Similarly, To His Coy Mistress uses the metaphor ‘my vegetable love’. The word ‘vegetable’ implies that the reader wants us to believe that the kind of love he is offering is healthy and nutritious, much like a vegetable. It is hyperbole to highlight his desperation as he wants to get a wife. The metaphor makes the reader believe he really is sincere in his declaration of love and despite his sexual intentions; he wants to look after his lover. This makes the reader feel happy for the lovers because witnessing this love grow, much like a vegetable is enlightening and something everyone desires.
A final method displaying ideas of love is personification used in Sonnet 116 as a literary device. The phrase ‘it is an ever fixed mark that looks on tempests and is never shaken’ contains references to exploration which would be considered contemporary in the 1600’s due to the fascinating scientific discovery of telescopes. They’d use the stars to find their location which is relevant to the phrase ‘ever fixed mark’ which is like a compass guiding the lovers towards each other because there isn’t much time and they need to be together, not on anywhere else. In addition to this, the word ‘tempests’ is like a storm which means the compass could guide them through the struggle of life. No one can separate them and they will always be bought back together. Therefore the reader can truly see that they were meant to be together.
However, in To His Coy Mistress refers more to riches than navigation. The quotation ‘shouldst rubies find; I by the tide of Humber would complain’ suggests cultural contrast and that an ending is at one source. The word ‘rubies’ is as if he compares his mistress to a valuable jewel that he would love to wear upon his person whilst he’s by the river. No matter what challenge, he intends to retrieve her and have her as a prize to show off because of her beauty which is flattering for his lover. The reader feels great happiness for her and feels as though the author is winning the reader over more and more as the poem goes on.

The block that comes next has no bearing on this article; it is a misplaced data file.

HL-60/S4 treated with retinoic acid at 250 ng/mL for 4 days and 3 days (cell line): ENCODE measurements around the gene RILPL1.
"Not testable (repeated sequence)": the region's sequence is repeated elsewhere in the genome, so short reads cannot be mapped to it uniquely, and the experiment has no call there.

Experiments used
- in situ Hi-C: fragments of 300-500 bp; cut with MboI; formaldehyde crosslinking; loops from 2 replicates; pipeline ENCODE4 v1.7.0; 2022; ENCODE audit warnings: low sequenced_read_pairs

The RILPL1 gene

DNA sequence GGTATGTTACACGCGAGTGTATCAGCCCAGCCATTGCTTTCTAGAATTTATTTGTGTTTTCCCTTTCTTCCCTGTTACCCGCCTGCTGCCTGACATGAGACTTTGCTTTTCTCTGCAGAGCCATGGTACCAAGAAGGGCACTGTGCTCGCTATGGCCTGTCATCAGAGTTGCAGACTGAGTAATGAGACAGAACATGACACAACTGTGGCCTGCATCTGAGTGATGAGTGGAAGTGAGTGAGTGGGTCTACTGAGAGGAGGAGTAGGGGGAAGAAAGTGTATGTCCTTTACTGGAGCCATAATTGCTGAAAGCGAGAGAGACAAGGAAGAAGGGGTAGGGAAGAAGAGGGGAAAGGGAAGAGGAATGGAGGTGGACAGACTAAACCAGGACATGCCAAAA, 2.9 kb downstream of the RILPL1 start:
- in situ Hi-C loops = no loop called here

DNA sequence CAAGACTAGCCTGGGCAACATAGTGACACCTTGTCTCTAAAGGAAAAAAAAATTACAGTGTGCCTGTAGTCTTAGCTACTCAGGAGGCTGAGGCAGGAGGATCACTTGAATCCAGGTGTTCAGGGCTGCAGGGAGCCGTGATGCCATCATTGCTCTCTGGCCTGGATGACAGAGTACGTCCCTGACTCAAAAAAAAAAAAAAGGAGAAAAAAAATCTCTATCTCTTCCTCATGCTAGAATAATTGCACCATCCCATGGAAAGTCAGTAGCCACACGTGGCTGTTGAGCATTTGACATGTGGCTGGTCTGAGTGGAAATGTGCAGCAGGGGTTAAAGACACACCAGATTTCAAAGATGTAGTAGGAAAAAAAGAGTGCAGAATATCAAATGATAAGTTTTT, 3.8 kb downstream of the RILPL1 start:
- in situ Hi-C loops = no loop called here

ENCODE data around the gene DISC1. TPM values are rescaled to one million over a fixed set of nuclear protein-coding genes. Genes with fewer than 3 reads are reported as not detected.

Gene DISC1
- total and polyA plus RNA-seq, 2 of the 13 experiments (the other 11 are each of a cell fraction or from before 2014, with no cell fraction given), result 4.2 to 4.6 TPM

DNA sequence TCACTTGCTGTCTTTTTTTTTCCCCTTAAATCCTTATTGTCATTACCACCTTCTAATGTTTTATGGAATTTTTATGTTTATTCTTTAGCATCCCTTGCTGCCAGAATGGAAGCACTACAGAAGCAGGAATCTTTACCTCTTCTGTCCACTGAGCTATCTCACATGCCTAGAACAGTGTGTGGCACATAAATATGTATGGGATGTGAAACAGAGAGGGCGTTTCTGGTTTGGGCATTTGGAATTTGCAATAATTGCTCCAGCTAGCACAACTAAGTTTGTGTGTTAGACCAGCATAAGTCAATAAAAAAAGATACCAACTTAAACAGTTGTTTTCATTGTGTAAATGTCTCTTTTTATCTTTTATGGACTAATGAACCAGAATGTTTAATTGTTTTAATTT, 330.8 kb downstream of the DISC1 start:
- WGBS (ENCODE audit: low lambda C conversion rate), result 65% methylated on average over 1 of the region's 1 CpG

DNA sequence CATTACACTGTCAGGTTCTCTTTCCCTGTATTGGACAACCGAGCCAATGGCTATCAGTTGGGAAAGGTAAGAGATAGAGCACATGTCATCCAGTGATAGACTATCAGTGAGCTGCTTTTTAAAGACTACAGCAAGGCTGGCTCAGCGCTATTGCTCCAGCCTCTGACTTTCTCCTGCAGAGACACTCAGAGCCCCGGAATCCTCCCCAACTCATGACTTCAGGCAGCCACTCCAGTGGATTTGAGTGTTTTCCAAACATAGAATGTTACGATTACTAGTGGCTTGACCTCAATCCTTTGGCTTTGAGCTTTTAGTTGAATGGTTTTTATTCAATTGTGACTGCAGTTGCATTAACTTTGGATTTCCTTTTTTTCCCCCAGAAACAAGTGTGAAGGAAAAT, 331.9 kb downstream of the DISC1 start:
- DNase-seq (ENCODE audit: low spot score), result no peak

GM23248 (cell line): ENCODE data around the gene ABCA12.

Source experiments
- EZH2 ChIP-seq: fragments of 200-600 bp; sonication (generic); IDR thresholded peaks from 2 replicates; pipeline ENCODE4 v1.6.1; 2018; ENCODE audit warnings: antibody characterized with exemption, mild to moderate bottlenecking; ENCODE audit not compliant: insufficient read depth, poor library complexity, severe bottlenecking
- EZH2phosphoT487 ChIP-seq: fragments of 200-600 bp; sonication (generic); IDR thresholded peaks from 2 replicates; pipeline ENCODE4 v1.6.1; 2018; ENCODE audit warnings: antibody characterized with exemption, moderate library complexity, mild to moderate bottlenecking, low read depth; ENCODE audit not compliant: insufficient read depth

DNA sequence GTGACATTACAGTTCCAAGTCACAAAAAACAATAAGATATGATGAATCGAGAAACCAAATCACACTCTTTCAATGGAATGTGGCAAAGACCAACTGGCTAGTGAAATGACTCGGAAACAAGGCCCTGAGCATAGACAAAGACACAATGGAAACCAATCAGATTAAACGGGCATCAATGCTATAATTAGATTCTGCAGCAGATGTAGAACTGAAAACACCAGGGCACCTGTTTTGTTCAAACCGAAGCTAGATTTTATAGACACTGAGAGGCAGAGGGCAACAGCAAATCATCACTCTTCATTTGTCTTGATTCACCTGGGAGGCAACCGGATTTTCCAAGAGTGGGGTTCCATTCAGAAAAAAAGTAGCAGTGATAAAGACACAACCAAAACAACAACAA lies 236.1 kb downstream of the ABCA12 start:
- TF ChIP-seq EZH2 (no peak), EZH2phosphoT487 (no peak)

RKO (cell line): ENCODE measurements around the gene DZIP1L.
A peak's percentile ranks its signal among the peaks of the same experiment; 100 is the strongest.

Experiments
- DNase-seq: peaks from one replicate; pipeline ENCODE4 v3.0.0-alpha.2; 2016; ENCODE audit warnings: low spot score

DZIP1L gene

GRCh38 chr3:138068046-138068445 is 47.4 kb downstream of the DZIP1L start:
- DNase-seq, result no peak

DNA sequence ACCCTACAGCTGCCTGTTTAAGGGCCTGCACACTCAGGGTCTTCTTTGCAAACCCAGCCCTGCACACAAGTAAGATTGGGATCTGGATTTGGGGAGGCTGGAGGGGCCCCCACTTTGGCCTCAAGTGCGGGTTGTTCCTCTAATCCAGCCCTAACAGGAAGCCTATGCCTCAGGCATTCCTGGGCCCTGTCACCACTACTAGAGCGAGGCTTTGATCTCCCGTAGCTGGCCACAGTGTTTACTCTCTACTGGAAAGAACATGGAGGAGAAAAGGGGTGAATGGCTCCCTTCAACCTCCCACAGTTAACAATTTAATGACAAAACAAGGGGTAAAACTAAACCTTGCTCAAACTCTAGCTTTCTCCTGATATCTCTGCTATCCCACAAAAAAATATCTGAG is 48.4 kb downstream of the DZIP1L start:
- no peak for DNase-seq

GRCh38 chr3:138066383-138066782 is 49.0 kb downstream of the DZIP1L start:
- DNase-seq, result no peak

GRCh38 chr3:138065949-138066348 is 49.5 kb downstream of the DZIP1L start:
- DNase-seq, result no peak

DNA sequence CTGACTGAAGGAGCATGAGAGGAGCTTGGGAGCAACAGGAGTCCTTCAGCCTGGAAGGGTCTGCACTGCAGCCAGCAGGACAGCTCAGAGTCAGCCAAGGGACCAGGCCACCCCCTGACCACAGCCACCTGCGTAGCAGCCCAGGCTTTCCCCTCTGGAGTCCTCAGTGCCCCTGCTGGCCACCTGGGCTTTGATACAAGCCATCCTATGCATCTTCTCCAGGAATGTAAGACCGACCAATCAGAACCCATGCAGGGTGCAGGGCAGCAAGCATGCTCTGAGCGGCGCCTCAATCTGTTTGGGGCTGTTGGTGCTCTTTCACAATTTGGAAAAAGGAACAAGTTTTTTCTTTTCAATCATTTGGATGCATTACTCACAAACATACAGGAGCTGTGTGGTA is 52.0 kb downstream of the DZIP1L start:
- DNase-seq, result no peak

Overall, both poems use carpe diem to show how the narrator wants to seize the moment and ensure that love is valued. This influences the reader to agree with their views and understand their ideas.
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- Thread Starter
- 24-05-2016 20:36
- 24-05-2016 20:44
Your understanding of use of structure and use of literary devices are good. I would say this is probably B grade but maybe not far off an A.
To improve the first thing I would say is use more complex sentences, linking with semi colons so the writing flows better. Also, use much more sophisticated language as your language is quite simple. And one important improvement would be to embed your quotations, you cannot achieve an A without this as it limits your marks.
For example rather than "The phrase ‘it is an ever fixed mark that looks on tempests and is never shaken'"
Embed this into, 'Shakespeare refers to love as 'an ever fixed mark that looks on tempests and is never shaken'"
Lastly, be a bit more different with your interpretation, think outside the box don't limit yourself to the mot obvious meanings, creativity is never wrong.
And remember it is quality not quantity, in the exam you will not have time to write this much so condense it into paragraphs of focus, one being structure, the other being form, and the other language for example.Last edited by abbigm1; 24-05-2016 at 20:46.